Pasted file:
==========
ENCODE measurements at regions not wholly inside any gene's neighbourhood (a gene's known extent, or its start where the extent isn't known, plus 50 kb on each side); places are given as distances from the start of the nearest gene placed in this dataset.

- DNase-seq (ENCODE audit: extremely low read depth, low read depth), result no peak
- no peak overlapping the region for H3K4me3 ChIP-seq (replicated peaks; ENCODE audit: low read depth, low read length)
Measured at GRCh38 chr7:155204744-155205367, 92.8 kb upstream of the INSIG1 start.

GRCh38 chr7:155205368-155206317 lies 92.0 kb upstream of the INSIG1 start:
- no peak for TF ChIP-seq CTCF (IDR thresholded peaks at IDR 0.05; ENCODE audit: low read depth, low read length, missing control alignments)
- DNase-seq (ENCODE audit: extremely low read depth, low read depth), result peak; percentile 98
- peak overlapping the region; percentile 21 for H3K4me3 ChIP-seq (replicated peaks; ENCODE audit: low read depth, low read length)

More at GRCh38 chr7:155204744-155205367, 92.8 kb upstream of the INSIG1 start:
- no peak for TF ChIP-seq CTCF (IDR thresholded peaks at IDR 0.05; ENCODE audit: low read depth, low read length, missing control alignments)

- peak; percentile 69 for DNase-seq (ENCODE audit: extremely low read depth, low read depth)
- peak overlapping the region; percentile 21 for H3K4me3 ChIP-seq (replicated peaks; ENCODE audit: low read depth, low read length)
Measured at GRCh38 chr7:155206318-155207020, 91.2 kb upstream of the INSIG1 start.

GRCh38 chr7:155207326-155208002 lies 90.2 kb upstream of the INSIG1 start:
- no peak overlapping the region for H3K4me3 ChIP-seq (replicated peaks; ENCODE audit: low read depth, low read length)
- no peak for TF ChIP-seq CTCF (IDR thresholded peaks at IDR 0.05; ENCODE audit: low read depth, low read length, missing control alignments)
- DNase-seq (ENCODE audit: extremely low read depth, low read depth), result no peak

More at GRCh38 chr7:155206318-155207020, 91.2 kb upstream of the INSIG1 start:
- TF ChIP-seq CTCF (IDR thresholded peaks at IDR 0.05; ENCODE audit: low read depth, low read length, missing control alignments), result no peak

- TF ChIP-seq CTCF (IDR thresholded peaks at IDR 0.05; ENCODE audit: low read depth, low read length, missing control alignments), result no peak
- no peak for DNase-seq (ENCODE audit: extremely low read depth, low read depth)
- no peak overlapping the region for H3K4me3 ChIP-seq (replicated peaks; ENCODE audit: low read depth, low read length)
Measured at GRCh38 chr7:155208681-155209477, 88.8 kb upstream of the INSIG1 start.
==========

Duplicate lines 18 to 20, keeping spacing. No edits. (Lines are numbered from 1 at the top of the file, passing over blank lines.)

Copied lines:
More at GRCh38 chr7:155206318-155207020, 91.2 kb upstream of the INSIG1 start:
- TF ChIP-seq CTCF (IDR thresholded peaks at IDR 0.05; ENCODE audit: low read depth, low read length, missing control alignments), result no peak

- TF ChIP-seq CTCF (IDR thresholded peaks at IDR 0.05; ENCODE audit: low read depth, low read length, missing control alignments), result no peak